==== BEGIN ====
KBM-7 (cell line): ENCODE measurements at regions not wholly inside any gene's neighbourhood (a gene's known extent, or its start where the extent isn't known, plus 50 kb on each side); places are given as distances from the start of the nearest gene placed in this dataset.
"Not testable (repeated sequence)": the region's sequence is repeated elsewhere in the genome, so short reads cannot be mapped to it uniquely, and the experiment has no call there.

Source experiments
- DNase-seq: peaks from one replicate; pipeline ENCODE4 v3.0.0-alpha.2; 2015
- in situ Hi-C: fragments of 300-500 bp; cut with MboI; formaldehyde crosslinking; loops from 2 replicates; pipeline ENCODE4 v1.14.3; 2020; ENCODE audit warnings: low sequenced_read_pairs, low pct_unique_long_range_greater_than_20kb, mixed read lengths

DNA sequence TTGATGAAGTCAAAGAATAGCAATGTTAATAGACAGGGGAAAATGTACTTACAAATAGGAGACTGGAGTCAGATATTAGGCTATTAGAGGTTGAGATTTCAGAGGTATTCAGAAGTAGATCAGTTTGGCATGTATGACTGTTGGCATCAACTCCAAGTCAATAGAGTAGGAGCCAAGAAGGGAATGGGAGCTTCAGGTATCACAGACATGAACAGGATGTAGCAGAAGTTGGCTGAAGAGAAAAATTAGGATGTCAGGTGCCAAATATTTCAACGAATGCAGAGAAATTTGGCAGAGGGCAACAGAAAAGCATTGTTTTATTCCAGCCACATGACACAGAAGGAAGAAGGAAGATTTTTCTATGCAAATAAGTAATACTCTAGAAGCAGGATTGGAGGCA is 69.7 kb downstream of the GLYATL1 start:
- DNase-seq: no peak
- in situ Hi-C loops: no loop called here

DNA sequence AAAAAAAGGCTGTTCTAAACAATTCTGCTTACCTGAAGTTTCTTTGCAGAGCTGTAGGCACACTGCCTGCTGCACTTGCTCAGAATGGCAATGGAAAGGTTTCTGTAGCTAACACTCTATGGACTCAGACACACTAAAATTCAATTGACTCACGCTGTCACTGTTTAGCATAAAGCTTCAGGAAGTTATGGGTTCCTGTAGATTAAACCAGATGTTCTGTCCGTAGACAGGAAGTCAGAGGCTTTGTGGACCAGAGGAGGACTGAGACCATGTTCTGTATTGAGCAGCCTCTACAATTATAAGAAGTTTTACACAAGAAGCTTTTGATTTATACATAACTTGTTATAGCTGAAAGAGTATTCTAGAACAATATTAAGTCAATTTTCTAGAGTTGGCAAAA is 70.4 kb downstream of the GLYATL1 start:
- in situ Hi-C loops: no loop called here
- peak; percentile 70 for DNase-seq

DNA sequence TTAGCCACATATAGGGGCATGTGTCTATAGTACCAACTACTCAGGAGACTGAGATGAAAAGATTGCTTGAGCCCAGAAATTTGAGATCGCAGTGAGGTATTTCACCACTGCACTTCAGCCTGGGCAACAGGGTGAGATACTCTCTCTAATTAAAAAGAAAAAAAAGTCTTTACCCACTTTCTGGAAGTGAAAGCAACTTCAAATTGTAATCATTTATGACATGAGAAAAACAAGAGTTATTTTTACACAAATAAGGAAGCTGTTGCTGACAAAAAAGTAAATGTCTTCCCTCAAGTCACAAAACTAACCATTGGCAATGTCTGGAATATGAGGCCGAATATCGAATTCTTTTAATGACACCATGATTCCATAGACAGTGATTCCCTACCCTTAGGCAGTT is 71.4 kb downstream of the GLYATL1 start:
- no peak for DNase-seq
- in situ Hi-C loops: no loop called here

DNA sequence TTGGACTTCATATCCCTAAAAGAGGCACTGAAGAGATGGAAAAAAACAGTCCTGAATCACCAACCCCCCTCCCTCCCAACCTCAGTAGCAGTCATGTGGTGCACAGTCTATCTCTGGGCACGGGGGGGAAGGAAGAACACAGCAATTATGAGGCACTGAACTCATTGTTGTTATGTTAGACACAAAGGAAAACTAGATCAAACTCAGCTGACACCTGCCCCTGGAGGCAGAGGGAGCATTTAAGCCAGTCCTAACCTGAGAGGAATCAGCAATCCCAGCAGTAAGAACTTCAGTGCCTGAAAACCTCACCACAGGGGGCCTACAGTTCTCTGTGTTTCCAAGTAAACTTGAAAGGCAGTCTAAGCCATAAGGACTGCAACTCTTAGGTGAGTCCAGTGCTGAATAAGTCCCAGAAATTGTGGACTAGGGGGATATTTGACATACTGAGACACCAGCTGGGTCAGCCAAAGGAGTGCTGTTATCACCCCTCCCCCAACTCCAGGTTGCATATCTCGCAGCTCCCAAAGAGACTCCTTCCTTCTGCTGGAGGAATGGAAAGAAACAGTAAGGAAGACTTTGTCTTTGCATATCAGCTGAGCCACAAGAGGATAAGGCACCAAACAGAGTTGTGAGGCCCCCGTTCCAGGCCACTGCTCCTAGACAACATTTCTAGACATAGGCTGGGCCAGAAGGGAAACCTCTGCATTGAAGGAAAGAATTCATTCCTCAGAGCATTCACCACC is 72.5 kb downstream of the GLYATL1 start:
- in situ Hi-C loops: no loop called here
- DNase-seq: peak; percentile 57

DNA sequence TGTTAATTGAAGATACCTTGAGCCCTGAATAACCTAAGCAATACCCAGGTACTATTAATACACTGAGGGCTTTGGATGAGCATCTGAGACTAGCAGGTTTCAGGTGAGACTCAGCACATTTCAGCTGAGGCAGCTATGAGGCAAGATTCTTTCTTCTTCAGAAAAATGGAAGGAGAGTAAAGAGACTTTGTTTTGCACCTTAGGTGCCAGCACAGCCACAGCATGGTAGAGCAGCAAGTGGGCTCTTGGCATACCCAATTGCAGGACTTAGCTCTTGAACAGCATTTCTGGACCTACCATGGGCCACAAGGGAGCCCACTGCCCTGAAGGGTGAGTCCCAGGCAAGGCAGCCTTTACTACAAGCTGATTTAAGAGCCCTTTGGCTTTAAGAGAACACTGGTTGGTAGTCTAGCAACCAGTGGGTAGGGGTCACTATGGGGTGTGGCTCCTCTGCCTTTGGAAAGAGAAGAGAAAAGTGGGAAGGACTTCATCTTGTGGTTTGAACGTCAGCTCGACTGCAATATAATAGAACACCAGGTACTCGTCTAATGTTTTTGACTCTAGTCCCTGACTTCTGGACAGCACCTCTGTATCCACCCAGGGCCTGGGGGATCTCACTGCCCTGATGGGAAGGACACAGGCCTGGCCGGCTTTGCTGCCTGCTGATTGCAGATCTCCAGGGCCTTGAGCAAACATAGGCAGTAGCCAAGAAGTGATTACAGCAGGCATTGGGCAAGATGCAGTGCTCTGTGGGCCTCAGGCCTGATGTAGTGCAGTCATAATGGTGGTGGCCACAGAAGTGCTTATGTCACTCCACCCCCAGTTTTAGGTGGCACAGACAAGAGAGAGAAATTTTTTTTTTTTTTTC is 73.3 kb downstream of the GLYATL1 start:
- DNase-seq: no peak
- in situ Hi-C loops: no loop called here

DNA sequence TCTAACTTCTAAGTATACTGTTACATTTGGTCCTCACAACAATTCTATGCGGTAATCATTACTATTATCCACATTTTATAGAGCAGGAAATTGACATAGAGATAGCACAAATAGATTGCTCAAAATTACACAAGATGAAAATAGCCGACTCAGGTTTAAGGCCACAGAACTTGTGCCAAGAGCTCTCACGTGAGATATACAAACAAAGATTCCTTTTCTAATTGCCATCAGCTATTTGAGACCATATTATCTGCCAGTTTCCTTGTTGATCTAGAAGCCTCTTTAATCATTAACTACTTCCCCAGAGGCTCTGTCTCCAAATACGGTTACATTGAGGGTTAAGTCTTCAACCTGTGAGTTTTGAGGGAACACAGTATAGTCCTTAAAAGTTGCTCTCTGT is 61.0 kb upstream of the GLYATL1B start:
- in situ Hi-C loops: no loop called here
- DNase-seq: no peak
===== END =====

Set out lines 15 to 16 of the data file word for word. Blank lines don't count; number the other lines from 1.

DNA sequence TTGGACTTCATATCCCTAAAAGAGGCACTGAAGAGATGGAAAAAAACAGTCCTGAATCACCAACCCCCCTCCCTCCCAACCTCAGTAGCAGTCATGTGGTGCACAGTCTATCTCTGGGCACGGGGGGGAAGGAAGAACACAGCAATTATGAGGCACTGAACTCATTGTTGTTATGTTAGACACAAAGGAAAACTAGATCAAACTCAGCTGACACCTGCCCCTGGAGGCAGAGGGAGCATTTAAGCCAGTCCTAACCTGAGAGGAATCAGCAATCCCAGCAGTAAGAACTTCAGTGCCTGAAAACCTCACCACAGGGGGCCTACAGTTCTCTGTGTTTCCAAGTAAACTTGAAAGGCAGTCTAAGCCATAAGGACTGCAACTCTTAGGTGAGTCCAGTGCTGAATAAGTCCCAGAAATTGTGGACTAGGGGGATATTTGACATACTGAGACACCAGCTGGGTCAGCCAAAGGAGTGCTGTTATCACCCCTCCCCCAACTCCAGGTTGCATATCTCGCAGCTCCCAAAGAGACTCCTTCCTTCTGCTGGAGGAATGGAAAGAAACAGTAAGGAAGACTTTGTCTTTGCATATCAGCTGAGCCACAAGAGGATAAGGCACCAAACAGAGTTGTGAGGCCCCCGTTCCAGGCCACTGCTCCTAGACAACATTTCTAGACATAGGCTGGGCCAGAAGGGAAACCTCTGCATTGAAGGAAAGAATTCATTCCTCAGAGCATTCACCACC is 72.5 kb downstream of the GLYATL1 start:
- in situ Hi-C loops: no loop called here